If you're doing new construction; don't forget an ERV or HRV; in a tight house you HAVE to have it. A tight house will tend to be "cleaner" as the only outside air coming in will be THROUGH the ERV / HRV which are filtered. In an older, less tight house you are sucking air in through all kinds of little leaks all over the place . . . this may well be a source of much of the dust etc. Also consider that any type of carpeting is going to contribute at least some amount of fibers etc. Again; radiant and hardwood floors are inherently very dust free.

Don't know enough about geothermal to say if it's capable of generating hot enough liquid to do forced air via a heat exchanger . . . we are all accustomed to forced air being quite hot. A warm mass of moving air can feel cool; especially in winter when humidity levels tend to drop. You need hotter air for it to "feel" warm if it's moving. No such issues with radiant heat.

Don't know if I've answered your questions or not . . . if not ask again . . ..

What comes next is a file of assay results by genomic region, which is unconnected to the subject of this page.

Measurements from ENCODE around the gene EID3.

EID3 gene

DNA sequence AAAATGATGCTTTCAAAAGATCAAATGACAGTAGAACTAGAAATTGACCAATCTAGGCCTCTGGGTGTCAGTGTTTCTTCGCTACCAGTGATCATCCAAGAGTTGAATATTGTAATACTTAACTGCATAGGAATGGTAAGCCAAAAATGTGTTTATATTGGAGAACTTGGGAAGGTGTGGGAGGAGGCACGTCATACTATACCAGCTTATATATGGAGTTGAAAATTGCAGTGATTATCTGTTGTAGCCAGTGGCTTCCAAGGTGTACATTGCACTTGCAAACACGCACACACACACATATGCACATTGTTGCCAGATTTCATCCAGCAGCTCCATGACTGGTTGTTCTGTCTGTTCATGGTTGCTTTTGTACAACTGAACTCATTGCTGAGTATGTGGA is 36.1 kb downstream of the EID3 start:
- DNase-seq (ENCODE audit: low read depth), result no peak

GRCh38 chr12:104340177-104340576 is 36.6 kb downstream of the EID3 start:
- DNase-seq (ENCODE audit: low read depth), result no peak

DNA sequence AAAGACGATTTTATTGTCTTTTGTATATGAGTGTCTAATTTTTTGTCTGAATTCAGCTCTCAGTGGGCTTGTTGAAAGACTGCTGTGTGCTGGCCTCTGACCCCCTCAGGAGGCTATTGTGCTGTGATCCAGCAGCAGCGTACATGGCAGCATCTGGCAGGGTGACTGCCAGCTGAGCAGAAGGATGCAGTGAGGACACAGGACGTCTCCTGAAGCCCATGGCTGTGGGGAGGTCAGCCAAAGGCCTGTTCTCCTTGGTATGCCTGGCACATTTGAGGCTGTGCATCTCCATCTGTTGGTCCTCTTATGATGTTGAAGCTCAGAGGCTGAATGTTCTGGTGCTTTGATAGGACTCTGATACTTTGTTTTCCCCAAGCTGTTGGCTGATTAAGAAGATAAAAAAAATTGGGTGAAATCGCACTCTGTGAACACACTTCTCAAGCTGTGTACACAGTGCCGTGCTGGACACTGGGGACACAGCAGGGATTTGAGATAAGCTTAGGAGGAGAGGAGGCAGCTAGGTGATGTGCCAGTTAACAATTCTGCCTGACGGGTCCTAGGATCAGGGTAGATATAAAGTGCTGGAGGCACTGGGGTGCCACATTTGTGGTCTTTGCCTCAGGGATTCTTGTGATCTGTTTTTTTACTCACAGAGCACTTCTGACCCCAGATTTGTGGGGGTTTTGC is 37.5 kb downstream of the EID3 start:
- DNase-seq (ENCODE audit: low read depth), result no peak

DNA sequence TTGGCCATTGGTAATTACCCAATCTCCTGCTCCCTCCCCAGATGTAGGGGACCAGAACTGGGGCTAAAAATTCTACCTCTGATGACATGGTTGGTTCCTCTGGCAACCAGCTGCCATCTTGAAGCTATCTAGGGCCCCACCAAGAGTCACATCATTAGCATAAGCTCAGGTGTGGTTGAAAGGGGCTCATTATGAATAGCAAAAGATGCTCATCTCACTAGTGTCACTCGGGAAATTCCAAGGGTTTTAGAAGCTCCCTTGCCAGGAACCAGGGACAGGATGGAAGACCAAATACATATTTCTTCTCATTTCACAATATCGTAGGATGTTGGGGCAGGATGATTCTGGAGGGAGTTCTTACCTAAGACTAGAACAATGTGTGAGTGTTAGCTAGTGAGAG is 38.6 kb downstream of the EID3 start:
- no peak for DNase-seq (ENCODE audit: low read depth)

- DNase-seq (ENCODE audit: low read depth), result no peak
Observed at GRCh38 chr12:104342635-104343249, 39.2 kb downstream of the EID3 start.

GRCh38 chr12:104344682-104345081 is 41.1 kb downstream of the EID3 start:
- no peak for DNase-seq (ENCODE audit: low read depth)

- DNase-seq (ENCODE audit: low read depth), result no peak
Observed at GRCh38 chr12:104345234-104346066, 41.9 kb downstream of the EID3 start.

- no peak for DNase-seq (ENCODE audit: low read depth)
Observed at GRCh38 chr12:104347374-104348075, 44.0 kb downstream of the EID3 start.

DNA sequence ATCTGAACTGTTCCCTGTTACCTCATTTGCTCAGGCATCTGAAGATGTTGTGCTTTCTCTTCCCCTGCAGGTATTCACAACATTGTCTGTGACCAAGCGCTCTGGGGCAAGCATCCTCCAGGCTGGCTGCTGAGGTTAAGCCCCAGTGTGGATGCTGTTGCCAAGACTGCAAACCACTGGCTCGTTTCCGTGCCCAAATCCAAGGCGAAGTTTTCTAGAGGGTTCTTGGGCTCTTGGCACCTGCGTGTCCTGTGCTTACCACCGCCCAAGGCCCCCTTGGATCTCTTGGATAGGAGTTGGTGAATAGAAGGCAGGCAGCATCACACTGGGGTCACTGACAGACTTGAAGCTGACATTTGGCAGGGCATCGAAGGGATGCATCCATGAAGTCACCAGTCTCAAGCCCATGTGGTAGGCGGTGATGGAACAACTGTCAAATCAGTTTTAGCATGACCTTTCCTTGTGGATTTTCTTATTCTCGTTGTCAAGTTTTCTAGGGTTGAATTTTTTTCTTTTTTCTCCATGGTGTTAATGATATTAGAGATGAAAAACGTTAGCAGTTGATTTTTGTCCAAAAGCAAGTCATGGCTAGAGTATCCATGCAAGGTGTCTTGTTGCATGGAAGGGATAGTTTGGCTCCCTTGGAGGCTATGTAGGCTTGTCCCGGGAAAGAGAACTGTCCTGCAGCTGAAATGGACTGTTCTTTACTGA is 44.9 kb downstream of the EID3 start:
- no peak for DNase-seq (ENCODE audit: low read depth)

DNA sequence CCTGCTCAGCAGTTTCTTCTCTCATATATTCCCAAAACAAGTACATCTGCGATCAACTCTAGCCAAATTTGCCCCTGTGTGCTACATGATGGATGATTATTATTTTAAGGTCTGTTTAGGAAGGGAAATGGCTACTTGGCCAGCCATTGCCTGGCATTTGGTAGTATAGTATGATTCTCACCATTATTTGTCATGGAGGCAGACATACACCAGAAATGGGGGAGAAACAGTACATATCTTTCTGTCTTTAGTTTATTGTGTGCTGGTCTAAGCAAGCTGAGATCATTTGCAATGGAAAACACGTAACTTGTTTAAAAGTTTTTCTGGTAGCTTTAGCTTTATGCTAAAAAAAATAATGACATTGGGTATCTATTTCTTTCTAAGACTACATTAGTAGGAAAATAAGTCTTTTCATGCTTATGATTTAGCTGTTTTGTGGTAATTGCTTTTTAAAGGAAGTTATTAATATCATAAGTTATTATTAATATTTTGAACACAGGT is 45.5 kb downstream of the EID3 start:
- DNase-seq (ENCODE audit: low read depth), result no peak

Bookmark   October 17, 2004 at 7:47AM
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I asked my contractor the same question yesterday and was told that his "systems engineering guy" recommended against combining the too as this may lead to the system being out of balance. Does this make sense? Most of our first floor will be hardwood. I have spoken with flooring reps who proclaim their wood floors are designed to be used with radiant heating. Anyone with experience with radiant heat under wood floors (and a geothermal heat system as well)?



    Bookmark   November 3, 2004 at 4:29PM